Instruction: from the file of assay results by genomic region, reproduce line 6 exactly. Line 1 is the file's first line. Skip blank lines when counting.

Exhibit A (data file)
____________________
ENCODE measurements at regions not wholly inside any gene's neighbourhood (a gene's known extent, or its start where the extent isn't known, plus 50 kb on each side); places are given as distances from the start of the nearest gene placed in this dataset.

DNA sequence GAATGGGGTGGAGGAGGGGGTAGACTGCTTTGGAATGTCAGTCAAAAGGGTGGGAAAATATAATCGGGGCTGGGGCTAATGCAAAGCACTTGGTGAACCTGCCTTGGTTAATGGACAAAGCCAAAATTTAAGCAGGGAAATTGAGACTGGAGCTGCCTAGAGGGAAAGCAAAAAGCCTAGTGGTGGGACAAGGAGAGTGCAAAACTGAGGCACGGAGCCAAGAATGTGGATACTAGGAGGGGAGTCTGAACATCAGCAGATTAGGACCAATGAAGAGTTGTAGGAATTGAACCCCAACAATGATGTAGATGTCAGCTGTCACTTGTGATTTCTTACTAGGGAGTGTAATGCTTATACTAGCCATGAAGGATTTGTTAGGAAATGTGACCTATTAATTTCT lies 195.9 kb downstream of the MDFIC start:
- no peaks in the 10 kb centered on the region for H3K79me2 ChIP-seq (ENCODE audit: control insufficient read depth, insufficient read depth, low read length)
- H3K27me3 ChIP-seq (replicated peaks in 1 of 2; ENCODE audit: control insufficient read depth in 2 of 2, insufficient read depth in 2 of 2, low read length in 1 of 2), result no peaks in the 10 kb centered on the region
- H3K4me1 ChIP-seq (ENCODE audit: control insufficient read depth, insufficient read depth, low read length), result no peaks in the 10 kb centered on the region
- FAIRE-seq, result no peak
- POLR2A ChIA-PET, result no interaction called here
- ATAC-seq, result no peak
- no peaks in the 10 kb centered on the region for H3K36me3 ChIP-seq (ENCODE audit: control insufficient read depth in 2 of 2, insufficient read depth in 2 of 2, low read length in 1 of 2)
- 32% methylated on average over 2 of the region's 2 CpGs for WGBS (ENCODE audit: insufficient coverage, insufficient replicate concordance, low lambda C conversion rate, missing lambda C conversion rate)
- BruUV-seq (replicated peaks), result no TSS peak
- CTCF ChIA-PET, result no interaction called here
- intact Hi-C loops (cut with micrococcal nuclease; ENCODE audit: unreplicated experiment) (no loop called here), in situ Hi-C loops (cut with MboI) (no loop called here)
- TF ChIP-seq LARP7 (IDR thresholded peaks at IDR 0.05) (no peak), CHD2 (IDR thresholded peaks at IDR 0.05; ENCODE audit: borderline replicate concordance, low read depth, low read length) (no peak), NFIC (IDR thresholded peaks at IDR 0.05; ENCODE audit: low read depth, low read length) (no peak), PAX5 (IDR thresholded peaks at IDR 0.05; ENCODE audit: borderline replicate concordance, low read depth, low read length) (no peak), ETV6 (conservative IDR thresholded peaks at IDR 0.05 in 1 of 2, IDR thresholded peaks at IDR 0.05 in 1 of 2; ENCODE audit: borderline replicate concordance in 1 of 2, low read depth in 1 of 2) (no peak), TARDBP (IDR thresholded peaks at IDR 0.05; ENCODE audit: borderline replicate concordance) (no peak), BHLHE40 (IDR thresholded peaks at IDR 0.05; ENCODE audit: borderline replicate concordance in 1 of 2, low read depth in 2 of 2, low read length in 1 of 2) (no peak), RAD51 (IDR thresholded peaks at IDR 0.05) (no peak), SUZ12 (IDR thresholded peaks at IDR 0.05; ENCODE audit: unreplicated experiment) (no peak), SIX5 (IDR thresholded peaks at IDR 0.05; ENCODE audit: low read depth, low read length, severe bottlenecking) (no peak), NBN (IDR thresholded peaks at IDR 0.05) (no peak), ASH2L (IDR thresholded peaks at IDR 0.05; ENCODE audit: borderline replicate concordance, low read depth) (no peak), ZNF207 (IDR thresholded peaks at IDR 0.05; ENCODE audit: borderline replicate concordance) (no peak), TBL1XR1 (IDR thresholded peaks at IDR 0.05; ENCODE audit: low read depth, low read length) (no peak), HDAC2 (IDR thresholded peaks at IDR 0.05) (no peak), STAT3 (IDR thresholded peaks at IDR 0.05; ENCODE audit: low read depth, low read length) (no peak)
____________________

- FAIRE-seq, result no peak